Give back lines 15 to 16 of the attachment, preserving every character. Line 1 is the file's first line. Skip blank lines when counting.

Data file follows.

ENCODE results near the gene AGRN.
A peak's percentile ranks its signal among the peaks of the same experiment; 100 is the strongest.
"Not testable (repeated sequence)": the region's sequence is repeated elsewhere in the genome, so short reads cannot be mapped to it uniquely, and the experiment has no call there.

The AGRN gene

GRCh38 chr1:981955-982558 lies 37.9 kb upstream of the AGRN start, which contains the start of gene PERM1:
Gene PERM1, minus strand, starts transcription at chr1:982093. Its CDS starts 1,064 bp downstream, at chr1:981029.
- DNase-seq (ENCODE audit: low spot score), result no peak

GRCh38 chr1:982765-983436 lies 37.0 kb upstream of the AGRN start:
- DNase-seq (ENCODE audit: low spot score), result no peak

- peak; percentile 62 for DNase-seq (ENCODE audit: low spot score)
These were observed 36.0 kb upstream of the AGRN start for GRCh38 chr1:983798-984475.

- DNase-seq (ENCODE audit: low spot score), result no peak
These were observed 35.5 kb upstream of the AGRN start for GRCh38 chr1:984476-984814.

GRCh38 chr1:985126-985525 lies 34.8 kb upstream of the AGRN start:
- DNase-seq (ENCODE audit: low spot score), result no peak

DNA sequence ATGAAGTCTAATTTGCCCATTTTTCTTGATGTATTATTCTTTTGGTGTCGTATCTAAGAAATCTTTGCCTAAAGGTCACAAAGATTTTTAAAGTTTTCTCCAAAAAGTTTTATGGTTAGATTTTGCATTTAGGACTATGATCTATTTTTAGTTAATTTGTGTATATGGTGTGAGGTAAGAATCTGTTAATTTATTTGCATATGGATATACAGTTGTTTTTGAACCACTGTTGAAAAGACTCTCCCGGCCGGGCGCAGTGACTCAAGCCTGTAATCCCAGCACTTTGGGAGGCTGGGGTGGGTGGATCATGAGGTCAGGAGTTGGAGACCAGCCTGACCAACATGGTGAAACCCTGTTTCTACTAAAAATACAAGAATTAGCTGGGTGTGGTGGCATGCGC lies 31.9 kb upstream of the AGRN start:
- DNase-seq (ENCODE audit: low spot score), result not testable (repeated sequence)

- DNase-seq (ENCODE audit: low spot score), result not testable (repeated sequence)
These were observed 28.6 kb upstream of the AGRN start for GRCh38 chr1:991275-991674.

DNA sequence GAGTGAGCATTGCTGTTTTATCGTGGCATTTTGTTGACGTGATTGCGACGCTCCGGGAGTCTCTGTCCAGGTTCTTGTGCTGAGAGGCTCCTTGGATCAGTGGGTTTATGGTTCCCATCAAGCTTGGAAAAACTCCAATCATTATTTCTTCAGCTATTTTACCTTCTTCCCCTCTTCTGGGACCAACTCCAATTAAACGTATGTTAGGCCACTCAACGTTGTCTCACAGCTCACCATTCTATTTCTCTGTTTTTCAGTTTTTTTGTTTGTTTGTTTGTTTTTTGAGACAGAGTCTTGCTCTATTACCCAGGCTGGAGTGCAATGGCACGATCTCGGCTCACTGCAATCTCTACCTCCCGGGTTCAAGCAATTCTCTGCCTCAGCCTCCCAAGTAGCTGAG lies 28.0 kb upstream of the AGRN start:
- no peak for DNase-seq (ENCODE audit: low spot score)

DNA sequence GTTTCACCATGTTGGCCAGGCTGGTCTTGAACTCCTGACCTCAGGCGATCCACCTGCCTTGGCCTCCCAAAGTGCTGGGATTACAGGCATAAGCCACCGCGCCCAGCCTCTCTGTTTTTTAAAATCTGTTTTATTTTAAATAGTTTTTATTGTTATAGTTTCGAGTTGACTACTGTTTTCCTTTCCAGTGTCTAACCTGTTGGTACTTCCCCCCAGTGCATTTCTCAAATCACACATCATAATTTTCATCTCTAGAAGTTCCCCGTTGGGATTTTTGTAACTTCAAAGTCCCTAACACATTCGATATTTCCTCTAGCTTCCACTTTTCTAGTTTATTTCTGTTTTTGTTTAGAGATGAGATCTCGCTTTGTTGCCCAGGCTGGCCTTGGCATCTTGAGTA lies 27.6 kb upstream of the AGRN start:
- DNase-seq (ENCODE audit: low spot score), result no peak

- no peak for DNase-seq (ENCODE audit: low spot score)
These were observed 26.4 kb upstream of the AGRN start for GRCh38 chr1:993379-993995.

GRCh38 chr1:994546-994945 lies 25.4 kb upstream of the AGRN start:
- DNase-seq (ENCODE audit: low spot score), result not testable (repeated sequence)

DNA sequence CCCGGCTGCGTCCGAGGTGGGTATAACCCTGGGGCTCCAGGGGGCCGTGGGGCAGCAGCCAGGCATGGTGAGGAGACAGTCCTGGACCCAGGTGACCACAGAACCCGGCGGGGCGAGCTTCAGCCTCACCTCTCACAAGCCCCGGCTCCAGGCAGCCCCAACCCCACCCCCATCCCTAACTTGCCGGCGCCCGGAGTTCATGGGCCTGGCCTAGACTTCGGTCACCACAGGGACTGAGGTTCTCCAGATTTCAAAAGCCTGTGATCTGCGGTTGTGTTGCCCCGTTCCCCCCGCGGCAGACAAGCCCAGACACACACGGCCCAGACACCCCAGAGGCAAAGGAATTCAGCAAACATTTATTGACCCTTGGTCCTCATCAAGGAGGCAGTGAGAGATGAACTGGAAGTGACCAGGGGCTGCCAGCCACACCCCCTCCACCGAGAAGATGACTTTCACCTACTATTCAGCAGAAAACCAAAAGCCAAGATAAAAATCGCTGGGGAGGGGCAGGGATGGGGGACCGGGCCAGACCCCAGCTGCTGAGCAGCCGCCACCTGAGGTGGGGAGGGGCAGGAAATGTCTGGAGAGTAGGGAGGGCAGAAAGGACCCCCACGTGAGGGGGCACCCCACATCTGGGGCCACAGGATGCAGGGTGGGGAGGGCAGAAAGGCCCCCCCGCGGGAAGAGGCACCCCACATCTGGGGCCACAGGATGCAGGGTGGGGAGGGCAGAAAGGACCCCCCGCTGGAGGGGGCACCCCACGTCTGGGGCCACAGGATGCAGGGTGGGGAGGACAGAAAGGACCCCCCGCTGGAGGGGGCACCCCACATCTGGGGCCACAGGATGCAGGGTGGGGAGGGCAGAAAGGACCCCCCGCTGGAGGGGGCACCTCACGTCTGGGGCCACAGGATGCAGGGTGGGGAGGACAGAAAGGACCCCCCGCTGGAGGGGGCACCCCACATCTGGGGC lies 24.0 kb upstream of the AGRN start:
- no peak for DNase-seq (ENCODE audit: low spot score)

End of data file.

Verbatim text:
- DNase-seq (ENCODE audit: low spot score), result no peak

DNA sequence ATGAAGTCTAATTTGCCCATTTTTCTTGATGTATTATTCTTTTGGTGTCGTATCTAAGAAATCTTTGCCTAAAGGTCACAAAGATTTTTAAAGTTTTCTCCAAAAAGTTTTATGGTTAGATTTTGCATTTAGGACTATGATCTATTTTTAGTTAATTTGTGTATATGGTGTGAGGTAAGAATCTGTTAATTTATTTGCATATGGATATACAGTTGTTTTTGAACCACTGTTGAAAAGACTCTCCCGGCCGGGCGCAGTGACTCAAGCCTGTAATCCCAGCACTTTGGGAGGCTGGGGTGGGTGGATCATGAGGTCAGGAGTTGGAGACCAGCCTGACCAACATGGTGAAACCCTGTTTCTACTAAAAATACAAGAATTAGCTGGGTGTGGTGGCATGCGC lies 31.9 kb upstream of the AGRN start: